Are Anabolic Steroids and Human Growth Hormone as bad as "they" say?

  • InsatiableBlo...

    Posts: 442

    Jan 27, 2009 1:43 AM GMT
    I recently saw the documentary "Bigger, Stronger, Faster" and I got the notion that steroids were'nt as bad as what teachers and people have told me my whole life.. So back to the original question: Are Anabolic Steroids and Human Growth Hormone as bad as "they" say?
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    Jan 27, 2009 2:19 AM GMT
    Go watch "Reefer Madness" and draw some parallels between it and real life.

    If you're looking to get beefier just eat more; it's cheaper than juice and obviously more legal.
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    Jan 27, 2009 2:22 AM GMT
    Golly. Every government propaganda campaign isn't true (SIC)?

    I sure haven't heard about folks dragging the producers of Bigger, Stronger, Faster into court for telling fibs.

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    Jan 27, 2009 2:33 AM GMT
    Go to Google Scholar and search for anabolic steroids or pick any steroid you can think of. You'll get tons of fact-based articles for which you can read the abstracts (nice short summaries) and then make a decision yourself.

    Personally, as a medical student, I would say they're not good for you - unless you have some endocrine disorder the hormonal levels in your body are where they are for a reason. Ingesting steroids will mess with things that you don't want to alter and though it may not be noticeable, you are doing harm to yourself. I could go into more detail but I'll let the scholarly literature speak for itself.
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    Jan 27, 2009 2:39 AM GMT
    Be certain to research anti-aging. One reason the endocrinologists have recommended that AAS not be controlled. No single medical organization has EVER recommended that AAS be treated as controlled substances. In fact, quite the contrary. Despite that, they were.

    There are a wide range positive health affects from AAS. That's why they remain the treatment of choice for chronic disease, especially the sickest of the sick (cancer and HIV).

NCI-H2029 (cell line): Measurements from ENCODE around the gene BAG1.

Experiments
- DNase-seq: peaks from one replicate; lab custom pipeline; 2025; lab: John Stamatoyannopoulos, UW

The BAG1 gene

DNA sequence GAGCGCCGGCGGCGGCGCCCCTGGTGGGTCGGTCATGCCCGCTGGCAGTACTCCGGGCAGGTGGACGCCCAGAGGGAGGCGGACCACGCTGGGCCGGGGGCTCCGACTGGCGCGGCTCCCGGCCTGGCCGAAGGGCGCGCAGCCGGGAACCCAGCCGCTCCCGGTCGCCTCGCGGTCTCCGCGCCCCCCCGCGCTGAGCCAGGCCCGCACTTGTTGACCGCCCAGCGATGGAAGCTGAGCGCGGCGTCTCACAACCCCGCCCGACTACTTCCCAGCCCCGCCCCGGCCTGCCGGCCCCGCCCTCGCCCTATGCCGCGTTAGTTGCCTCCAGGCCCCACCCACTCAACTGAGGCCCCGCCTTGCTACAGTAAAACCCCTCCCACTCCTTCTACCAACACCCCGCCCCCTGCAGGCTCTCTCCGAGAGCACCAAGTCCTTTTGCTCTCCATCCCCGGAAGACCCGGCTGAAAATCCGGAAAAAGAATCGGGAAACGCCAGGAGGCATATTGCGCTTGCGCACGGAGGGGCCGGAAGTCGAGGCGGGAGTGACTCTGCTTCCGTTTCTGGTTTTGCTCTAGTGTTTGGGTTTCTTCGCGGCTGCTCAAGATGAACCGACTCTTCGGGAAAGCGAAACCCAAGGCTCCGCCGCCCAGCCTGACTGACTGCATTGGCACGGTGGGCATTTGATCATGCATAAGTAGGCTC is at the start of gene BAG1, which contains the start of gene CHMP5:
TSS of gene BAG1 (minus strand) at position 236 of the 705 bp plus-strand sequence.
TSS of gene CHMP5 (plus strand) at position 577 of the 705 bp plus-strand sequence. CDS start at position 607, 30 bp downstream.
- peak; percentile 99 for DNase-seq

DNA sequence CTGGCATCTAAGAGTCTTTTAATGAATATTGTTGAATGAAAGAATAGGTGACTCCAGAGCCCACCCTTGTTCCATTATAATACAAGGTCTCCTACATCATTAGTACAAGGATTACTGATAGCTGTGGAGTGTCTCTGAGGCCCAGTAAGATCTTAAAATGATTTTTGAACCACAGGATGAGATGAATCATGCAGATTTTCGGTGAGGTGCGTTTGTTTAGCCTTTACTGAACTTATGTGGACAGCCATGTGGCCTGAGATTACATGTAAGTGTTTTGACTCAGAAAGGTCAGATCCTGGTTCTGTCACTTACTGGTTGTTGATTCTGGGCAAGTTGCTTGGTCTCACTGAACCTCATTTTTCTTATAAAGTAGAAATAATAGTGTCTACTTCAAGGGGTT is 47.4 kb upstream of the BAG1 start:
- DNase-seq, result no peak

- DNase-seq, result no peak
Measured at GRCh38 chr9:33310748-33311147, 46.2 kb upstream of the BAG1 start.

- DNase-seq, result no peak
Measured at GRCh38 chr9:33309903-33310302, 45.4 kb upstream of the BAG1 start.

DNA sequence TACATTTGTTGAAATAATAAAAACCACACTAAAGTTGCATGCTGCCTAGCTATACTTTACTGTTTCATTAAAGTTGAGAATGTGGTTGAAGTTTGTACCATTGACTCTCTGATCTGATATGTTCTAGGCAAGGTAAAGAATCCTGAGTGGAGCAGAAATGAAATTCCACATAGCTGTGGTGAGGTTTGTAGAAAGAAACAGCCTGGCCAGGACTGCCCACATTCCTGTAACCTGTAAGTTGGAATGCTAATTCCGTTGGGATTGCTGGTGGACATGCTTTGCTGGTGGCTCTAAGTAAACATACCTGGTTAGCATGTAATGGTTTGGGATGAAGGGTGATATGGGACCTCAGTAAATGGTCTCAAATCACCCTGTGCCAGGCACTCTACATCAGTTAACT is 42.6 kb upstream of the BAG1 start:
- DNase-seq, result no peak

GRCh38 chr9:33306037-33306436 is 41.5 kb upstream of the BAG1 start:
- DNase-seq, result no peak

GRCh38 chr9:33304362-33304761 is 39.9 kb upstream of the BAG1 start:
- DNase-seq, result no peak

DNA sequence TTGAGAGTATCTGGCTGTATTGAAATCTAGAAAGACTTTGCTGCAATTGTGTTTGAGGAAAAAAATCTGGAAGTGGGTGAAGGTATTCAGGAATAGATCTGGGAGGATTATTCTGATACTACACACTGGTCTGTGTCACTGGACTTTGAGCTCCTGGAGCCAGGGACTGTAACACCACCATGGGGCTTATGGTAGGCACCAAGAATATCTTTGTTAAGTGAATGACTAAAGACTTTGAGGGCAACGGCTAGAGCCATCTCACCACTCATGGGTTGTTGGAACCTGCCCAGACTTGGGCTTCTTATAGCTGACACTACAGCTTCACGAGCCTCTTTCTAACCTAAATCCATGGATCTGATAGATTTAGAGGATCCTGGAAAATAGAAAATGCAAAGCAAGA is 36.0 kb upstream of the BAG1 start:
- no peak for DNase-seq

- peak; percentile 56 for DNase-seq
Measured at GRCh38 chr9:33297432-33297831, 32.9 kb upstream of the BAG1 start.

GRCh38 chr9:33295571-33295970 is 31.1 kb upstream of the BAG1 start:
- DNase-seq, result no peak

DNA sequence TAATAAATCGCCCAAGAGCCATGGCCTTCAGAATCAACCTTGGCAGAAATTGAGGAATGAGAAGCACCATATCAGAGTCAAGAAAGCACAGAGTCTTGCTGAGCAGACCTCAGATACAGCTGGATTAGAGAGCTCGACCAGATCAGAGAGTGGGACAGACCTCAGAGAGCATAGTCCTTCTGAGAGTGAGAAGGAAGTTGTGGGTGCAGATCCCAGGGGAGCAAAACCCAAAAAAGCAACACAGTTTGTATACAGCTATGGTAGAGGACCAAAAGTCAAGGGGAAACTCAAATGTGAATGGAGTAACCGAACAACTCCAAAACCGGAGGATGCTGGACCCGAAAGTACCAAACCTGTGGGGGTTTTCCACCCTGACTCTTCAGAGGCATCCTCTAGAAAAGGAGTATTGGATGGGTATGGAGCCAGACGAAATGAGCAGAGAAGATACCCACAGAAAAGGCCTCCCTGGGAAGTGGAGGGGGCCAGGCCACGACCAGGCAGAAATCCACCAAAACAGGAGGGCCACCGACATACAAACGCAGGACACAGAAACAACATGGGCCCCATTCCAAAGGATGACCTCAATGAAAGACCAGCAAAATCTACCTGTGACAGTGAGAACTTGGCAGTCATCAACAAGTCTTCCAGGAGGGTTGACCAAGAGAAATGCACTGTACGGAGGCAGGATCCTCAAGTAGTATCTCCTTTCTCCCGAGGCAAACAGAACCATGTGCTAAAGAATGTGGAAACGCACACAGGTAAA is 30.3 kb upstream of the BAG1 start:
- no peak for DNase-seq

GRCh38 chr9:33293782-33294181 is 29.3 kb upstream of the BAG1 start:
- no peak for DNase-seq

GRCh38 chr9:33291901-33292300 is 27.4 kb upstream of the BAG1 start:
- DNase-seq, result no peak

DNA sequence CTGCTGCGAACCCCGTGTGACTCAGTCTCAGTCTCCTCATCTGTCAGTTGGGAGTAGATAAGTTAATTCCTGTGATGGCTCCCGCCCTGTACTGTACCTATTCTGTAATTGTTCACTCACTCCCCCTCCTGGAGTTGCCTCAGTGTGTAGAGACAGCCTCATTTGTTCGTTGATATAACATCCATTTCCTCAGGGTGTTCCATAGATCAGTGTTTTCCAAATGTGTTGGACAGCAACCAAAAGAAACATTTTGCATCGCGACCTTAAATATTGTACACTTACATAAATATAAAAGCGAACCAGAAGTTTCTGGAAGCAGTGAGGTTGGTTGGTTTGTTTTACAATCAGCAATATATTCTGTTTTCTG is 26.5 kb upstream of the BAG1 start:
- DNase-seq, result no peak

Disease prevention, rather than disease treatment, should be the order of the day.
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    Jan 27, 2009 2:48 AM GMT
    'Nitro' from the '90s 'American Gladiators' has a new book out on the subject;

    http://www.foxnews.com/story/0,2933,475904,00.html
  • dionysus

    Posts: 420

    Jan 27, 2009 2:56 AM GMT
    its really simple. you inject roids, you increase your testosterone levels. your body reacts by upping all your other hormones. now. keep in mind your body had those levels set at a specific time in your life for specific reasons. so its like going 5 mph faster on the freeway, everyone around you speeds up.

    now, when you go "off-cycle" your other levels are still WAY up there cuz you're body is regulating those. and it just assumed it was making those levels of testosterone. back to the freeway assumption, you got to your exit, all the other cars keep going. so now you've jacked up everything else BUT your testosterone, so now you gotta wait for everything to slow down (a much longer time frame than when you were adding the roids to your system) and thats when the problems start. not to mention you are decreasing your body's "timeline" so to speak, so things start breaking down faster cuz they were going 5 mph over the speed limit.

    sorry if that was all over the place. it's easier in person. i swear it.

    point is this: you're a freaking idiot to take steroids. you take them cuz you want a fast solution to what you consider a "problem" simple as this. work for what you want. stop giving into the standard stereotype of having what you need right in front of you. work. for. what. you. want.

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    Jan 27, 2009 2:57 AM GMT
    NakedDevil said'Nitro' from the '90s 'American Gladiators' has a new book out on the subject;

    http://www.foxnews.com/story/0,2933,475904,00.html

    What an idiot. Everything he talks about could have been prevented with an estrogen block.

    For someone making money, he was a complete MORON. I can't believe that he was surrounded by money and surely someone with some smarts and he didn't talk to anyone in the know. We watched the news story. The man is truly a moron.

    A classic example of how stupid folks make money. ROFL.

    Had he even gone to a simpleton doctor, the first order would have been an anti-e. DOH!

    Of course, you can look at any competitive bodybuilding group and know it's just not a uniform thing. Most folks are much smarter.
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    Jan 27, 2009 3:03 AM GMT
    With all respect, Chucky, I think that part of the reason they don't mind giving terminally/chronically ill patients steroids, in spite of the adverse effects is because if they don't administer them the outcome will be far worse. I mean how bad can increased cholesterol, elevated blood pressure or a weakened liver be when you're facing death from cancer?

    I don't really think there is much preventative benefit to most steroids - they're generally palliative. Granted they can be used to stimulate bone marrow growth but most of the time, as in AIDS patients, they're just trying to slow down the wasting away. Even other steroidal drugs such as hydrocortisone usually alleviate symptoms, not the cause. For example, steroids used to treat allergies (like nasal sprays) don't stop you from having the allergic response, they merely dull the response. Taking a steroid-based cough medicine? It just reduces the inflammation and post-nasal drip, it doesn't make the cold go away. Putting cortisone on a burn? It just numbs the wound, it doesn't expedite healing.

    So, I don't know if you can really say that there are tremendous preventative health benefits from taking steroids...
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    Jan 27, 2009 3:11 AM GMT